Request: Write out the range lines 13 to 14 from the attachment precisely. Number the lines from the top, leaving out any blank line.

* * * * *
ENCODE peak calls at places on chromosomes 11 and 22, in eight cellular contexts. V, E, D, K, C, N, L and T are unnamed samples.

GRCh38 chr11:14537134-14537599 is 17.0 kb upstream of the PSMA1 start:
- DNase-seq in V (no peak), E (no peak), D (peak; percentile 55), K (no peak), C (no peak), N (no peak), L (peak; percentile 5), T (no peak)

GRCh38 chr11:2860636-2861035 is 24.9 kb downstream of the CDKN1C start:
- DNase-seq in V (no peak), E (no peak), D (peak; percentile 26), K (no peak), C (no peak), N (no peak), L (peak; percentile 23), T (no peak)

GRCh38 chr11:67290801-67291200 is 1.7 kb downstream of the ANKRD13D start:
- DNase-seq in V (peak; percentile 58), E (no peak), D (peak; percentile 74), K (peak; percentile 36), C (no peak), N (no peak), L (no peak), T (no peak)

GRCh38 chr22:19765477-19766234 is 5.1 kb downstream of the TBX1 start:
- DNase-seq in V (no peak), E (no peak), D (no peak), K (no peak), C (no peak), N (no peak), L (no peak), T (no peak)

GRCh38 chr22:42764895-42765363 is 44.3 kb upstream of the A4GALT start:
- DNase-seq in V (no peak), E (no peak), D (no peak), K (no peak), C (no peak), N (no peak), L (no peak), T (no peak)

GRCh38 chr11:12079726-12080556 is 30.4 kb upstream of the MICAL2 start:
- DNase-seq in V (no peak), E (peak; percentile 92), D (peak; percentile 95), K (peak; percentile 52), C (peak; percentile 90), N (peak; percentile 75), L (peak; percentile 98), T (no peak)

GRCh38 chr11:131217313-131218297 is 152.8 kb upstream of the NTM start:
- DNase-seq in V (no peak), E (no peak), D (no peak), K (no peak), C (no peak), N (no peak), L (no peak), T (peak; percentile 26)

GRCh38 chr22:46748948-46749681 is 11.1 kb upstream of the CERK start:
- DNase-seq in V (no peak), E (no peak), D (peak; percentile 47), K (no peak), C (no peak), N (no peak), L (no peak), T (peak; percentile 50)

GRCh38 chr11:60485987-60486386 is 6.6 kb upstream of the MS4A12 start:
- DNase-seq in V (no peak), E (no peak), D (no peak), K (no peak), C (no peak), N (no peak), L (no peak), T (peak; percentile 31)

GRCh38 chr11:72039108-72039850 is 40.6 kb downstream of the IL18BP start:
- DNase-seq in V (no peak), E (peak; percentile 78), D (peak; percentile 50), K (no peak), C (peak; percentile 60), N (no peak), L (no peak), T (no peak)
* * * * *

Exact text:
- DNase-seq in V (no peak), E (peak; percentile 92), D (peak; percentile 95), K (peak; percentile 52), C (peak; percentile 90), N (peak; percentile 75), L (peak; percentile 98), T (no peak)

GRCh38 chr11:131217313-131218297 is 152.8 kb upstream of the NTM start: